Record-breaking cyclist Christina Mackenzie this weekend managed her first outside ride since being seriously injured in a hit-and-run last September.
Speaking to BBC Radio Scotland's Drivetime programme, the women's Land's End to John O'Groats record holder recalled her challenging rehabilitation, which involved learning to walk again after her pelvis was broken in four places during the collision in Stirlingshire, Scotland, four months ago.
Despite a police appeal the driver of a sports utility vehicle towing an agricultural trailer [below] has never been caught, with Ms Mackenzie previously saying she was "disgusted" by the person who "left her for dead" and in "excruciating pain" in hospital.
On Saturday she was able to go for her first bike ride since the collision having built up strength riding indoors on the turbo trainer.
Ms Mackenzie admitted feeling "twitchy" during the 45-mile ride which passed the crash site near Kippen and told the BBC programme "it was really quite daunting" and the collision "knocked my confidence completely".
"I just felt really twitchy, looking over my shoulders the whole time," she said.
At the time of the crash, Ms Mackenzie spoke of the difficulty to understand the driver not stopping to help, saying "I'm disgusted by it. I'm not just a cyclist, I'm someone's sister, I'm someone's daughter."
Her injuries left her housebound for the first month and even after that the first two months were "just horrific, the pain that I was in, no mobility whatsoever" and had a serious impact on her mental health.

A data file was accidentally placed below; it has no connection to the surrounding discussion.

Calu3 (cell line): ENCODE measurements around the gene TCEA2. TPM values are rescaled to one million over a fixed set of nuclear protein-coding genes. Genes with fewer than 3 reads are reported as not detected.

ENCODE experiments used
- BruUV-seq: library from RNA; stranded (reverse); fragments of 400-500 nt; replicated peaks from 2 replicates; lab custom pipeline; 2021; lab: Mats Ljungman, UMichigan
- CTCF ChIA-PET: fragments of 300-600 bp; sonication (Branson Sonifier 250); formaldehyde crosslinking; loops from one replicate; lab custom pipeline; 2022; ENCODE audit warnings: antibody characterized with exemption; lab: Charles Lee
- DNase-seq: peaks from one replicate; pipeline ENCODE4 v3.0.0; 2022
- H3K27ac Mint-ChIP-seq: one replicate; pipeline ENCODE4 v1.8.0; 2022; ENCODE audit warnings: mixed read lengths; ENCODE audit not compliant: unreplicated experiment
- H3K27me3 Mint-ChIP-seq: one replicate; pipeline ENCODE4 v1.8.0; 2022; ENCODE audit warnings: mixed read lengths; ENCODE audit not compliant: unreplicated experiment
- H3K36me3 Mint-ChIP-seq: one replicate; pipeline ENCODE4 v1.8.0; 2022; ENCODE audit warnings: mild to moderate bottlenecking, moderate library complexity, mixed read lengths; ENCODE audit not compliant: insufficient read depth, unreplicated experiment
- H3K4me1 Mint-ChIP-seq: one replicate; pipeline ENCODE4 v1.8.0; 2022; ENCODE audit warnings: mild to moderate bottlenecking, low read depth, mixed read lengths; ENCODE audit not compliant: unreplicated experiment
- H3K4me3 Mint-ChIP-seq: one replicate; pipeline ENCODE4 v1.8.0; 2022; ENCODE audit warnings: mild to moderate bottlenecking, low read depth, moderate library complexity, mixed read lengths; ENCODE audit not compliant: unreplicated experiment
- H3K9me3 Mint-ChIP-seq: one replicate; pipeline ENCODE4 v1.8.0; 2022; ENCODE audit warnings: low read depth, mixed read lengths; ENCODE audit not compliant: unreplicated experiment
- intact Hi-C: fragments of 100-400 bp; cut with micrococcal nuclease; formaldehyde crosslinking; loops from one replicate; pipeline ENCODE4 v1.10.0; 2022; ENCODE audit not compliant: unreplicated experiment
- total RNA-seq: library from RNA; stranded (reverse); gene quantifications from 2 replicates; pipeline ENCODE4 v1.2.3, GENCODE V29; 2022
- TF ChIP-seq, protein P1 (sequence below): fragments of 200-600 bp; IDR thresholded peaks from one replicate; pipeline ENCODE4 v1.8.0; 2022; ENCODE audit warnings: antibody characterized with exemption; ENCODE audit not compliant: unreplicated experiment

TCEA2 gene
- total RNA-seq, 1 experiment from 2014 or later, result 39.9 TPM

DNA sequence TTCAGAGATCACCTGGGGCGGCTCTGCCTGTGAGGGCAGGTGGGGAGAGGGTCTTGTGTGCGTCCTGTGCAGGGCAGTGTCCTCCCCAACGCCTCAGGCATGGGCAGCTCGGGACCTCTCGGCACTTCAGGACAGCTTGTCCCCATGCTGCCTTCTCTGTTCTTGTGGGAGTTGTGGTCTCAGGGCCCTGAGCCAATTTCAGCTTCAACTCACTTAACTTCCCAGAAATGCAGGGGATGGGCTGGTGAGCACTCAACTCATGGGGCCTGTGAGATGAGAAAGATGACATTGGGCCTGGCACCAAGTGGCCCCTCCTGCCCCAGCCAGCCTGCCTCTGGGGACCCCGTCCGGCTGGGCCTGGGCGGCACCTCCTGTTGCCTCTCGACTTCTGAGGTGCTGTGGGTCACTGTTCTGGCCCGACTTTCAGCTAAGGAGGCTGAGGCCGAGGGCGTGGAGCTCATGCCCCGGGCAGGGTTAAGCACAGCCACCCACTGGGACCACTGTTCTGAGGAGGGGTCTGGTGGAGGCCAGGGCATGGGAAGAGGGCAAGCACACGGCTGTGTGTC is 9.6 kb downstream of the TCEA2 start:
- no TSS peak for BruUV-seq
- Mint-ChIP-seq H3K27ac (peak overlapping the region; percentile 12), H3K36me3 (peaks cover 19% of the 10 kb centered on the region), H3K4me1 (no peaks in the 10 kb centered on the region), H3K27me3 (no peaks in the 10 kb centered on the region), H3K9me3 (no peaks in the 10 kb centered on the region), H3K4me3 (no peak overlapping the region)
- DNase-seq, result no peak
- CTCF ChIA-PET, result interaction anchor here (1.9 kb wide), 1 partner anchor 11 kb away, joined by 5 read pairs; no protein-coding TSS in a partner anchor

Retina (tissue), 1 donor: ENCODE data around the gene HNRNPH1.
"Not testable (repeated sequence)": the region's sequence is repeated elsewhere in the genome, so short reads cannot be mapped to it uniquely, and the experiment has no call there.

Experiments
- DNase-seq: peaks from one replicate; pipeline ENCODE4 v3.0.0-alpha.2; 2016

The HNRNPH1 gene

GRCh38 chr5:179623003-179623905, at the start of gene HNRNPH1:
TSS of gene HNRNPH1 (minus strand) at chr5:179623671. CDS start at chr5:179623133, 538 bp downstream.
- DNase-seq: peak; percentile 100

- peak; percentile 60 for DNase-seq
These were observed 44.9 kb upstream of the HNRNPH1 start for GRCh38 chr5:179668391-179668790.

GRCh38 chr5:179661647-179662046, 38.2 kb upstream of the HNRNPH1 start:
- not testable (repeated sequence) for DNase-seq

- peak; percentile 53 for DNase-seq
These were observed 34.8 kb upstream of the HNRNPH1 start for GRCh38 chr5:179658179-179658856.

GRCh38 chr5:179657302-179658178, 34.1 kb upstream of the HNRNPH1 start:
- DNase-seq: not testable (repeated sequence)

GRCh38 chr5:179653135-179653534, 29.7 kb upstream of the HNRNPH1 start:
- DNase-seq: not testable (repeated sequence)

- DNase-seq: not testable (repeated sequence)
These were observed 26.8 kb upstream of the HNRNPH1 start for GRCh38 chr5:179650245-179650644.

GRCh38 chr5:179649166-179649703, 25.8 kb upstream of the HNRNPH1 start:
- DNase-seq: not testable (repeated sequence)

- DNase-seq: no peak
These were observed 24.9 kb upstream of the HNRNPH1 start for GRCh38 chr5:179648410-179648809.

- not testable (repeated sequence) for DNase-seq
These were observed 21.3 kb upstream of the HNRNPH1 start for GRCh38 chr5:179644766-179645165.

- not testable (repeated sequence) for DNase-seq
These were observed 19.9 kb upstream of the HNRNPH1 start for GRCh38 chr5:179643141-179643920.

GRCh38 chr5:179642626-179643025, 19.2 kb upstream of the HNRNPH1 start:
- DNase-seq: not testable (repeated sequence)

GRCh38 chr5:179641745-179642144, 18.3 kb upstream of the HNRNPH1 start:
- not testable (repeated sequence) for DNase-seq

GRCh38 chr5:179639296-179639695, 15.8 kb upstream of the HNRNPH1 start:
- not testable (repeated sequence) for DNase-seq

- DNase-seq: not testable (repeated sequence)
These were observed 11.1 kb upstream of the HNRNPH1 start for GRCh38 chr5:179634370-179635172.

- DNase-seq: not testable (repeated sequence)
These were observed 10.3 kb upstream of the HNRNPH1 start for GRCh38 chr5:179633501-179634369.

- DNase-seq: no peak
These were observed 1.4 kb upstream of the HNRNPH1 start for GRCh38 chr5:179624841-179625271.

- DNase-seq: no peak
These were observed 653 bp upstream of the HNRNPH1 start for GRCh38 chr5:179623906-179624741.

Ms Mackenzie described the knowledge that the motorist responsible still has not been caught as "frustrating" and a "complete disgrace" and explained how the police had told her they had made door-to-door inquiries, spoken to local farmers and attended markets, but came to the conclusion the driver was not local.
And while the police investigation continues, Ms Mackenzie says she knows "on the physical and mental side, if I can get over that, I can get over anything". She is planning to return to competition at the International Island Games in Guernsey in July in the road race, the time trial and criterium.
The horror crash scuppered the end to what was a sensational year for the Scottish endurance athlete. In May, Mackenzie set a new women's solo record for the famous North Coast 500, covering the 516-mile route in 36 hours, 39 minutes and seven seconds.
In August she became Scottish 100-mile time trial champion and at the start of September took her second British 12-hour championship, recording 263 miles on the Monmouthshire course.
The Stirling Bike Club rider's impressive season built on an equally successful 2021, which featured her smashing of the 19-year-old Land's End to John O'Groats female record by an hour and half, covering the length of Great Britain in 51 hours, five minutes and 27 seconds.
Dan joined road.cc in 2020, and spent most of his first year (hopefully) keeping you entertained on the live blog. At the start of 2022 he took on the role of news editor. Before joining road.cc, Dan wrote about various sports, including football and boxing for the Daily Express, and covered the weird and wonderful world of non-league football for The Non-League Paper. Part of the generation inspired by the 2012 Olympics, Dan has been 'enjoying' life on two wheels ever since and spends his weekends making bonk-induced trips to the petrol stations of the south of England.